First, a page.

Monday, May 20, 2013

Twin Peaks: Fire Walk With Me (1992)

A chronicle of the last days in the life of Twin Peaks golden girl Laura Palmer (Sheryl Lee) before her brutal murder.

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As much as I love a good, satisfying piece of art that is both beautiful and thoughtful, there's another part of me that really appreciates/respects when an artist chooses to be willfully different or provocative. Of course "Transformer" is my favorite Lou Reed album, but a close second is the hour of guitar-feedback that is "Metal Machine Music". This is also why I will always stand by Gus Van Sant's shot-for-shot remake of Psycho as the perfect follow-up to Good Will Hunting. I respect an artist who is able to seize a moment and deliver something absolutely confounding.  This is why I love Fire Walk With Me.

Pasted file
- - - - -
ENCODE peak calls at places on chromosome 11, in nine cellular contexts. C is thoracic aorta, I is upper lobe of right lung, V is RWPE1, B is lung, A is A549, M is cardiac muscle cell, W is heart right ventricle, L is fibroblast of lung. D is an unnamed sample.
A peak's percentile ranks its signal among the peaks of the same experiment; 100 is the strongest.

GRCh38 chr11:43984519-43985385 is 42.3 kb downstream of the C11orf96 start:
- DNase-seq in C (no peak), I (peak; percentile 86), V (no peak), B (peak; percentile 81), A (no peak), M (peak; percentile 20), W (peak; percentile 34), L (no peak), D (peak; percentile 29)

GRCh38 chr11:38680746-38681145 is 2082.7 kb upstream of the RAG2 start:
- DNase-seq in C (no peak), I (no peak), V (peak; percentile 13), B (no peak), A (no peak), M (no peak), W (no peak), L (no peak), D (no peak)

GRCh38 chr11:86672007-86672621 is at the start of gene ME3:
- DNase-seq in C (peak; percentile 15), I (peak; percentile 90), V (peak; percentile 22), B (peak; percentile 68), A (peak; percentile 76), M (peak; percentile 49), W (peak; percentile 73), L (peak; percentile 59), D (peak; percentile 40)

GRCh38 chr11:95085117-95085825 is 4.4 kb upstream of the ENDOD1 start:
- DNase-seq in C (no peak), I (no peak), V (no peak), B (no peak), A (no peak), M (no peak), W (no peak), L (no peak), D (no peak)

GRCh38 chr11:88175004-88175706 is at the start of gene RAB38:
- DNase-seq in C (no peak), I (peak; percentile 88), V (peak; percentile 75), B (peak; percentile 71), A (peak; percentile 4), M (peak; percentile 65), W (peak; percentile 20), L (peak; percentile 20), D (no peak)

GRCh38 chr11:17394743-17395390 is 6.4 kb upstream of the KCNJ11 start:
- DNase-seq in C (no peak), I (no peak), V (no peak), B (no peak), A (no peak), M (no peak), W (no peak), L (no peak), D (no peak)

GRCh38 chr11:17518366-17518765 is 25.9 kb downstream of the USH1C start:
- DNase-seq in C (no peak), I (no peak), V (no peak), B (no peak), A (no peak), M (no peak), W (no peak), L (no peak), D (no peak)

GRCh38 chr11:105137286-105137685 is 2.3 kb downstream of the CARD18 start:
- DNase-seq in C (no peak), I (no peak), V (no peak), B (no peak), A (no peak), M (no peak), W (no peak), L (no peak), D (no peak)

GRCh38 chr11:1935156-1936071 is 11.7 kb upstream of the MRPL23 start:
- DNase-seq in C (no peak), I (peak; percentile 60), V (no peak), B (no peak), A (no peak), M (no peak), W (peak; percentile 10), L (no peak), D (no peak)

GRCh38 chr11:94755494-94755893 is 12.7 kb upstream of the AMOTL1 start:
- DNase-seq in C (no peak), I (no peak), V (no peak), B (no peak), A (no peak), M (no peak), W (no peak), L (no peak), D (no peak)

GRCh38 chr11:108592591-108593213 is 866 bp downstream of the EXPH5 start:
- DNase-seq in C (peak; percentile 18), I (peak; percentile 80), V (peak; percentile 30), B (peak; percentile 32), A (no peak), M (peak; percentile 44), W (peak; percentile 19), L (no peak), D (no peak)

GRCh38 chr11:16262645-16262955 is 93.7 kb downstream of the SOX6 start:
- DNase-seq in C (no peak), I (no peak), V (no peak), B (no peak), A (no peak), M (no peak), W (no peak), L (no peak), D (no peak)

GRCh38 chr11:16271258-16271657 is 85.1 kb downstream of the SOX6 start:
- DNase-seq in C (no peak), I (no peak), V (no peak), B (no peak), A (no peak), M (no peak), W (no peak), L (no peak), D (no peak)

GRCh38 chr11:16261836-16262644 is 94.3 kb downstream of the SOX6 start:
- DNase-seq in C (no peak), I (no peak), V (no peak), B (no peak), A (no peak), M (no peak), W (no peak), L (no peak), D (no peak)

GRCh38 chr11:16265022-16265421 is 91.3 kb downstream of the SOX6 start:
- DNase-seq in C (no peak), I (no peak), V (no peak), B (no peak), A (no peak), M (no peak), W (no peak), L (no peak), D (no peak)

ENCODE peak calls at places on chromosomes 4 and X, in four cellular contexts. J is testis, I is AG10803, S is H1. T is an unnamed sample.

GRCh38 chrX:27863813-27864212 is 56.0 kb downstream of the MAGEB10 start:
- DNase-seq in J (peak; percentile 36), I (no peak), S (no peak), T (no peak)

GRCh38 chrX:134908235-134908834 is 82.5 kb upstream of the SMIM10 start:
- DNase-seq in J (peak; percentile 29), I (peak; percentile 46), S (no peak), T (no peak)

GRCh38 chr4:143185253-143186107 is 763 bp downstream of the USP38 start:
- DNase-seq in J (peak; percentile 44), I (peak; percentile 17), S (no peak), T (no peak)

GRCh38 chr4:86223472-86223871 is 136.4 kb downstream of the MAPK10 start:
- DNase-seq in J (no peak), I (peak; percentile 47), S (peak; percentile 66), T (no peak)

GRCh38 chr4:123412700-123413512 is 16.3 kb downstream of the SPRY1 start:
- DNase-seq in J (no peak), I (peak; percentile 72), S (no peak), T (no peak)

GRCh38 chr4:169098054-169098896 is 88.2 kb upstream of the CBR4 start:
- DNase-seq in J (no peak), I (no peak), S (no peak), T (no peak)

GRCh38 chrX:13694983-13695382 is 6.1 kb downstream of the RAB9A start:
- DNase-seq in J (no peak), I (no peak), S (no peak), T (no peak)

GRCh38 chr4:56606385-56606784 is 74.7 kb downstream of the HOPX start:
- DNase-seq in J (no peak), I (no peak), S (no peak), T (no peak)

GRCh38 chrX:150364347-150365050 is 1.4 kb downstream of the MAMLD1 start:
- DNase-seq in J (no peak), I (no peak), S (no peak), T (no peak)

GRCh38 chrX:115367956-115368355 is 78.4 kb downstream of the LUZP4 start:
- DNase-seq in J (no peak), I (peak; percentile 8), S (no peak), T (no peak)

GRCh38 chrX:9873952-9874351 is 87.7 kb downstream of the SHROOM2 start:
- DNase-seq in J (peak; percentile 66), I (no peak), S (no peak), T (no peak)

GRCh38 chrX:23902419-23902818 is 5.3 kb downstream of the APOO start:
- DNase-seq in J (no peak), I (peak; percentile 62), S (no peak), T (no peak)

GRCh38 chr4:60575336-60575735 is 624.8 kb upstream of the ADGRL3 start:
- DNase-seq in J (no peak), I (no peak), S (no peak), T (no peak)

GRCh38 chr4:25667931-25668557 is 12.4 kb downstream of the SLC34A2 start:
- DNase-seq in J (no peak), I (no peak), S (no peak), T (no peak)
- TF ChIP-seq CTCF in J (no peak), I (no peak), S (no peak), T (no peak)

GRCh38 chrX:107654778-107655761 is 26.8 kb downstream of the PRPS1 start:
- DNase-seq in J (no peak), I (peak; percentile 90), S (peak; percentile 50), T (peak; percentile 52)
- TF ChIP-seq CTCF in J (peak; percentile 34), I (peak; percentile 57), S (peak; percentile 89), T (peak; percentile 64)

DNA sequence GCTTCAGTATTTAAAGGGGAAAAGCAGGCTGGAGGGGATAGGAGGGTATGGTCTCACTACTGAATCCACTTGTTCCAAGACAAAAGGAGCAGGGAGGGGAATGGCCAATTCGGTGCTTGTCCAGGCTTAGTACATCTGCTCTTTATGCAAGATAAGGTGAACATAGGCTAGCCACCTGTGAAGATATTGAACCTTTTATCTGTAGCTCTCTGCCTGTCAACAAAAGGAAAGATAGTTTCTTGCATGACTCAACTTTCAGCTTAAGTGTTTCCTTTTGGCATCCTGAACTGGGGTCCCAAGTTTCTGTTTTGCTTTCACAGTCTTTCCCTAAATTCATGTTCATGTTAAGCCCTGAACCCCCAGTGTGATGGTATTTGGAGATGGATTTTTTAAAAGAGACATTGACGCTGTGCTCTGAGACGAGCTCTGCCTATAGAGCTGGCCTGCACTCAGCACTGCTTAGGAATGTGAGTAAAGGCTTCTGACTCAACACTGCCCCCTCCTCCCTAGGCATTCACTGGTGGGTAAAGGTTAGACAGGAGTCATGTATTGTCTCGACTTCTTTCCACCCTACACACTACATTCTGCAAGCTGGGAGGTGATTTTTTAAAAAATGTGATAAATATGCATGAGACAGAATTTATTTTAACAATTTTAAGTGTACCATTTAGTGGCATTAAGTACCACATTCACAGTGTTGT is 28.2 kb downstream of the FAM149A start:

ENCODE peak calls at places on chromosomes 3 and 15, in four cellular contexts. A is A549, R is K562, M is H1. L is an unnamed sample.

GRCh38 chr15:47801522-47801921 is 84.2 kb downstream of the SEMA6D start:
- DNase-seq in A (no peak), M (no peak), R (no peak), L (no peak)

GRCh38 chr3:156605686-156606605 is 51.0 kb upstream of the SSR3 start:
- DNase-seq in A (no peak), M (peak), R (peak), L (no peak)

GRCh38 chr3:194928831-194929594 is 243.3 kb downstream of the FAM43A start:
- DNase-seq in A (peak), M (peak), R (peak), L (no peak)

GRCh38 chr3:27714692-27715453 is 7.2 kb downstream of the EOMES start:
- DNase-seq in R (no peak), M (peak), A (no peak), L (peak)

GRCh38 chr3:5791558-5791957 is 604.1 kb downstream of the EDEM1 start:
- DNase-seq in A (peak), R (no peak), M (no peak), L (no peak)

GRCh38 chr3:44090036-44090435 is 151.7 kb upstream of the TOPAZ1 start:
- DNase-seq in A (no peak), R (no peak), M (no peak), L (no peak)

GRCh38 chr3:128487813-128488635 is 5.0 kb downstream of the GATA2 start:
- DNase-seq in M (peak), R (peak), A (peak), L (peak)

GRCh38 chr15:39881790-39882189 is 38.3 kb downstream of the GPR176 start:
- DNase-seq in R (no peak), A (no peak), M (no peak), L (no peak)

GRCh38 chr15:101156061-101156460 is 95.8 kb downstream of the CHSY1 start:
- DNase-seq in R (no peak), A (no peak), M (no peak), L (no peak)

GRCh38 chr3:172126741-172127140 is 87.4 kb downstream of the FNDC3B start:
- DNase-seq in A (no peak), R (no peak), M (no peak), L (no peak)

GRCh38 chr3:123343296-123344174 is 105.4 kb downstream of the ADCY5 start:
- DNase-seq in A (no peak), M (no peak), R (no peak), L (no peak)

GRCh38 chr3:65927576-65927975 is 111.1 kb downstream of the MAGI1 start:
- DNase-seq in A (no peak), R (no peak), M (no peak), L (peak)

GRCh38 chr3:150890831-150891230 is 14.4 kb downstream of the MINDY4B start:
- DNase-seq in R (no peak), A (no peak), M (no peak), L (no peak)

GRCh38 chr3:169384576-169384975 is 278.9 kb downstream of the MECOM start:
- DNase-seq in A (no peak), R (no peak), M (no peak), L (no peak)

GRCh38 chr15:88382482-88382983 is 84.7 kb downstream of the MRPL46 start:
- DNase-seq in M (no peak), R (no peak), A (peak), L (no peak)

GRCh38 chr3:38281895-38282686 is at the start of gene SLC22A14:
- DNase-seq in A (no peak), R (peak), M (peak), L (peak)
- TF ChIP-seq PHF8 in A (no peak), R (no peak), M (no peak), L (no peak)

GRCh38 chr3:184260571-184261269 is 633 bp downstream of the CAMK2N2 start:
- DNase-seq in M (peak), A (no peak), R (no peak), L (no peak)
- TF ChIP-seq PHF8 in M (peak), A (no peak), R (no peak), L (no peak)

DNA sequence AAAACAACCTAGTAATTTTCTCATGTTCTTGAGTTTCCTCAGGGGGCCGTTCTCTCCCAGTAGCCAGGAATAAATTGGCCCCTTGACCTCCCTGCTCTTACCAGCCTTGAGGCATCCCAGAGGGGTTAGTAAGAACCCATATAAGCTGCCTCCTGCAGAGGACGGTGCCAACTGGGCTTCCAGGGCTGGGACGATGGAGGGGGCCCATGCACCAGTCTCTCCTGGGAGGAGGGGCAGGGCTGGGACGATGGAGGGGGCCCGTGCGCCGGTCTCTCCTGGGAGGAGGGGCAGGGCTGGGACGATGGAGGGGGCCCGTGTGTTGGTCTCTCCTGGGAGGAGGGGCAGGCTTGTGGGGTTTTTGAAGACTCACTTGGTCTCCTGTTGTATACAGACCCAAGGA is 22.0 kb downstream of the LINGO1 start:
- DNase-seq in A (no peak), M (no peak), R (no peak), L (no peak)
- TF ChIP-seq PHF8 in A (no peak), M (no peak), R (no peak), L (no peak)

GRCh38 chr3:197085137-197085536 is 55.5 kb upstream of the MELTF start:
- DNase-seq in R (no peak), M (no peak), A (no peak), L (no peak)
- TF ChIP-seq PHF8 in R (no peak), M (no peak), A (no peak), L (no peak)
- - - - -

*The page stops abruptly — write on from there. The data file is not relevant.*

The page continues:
After two seasons of TV-safe surreality, David Lynch decided to jettison everything that attracted middle-America (the Log Lady, Special Agent Dale Cooper, humor, etc) in favor of some truly twisted goings-on. It's the same impulse that lead Vladimir Nabokov to make his Lolita screenplay so different from the novel he'd written. Why tell the same story again in the exact same way? Why not try something a little different? This film literally opens with a television-set getting bashed in with a baseball bat and a woman screaming because she is likely next. How's that for a statement of intent? And by choosing to focus the film on the last week of Laura Palmer's life, Lynch is literally rubbing our face in the fact that at the heart of the the funny little show we were watching each week, was a dead girl who had been the victim of unspeakable abuse. Surely not something you want to watch often, but absolutely powerful cinema.

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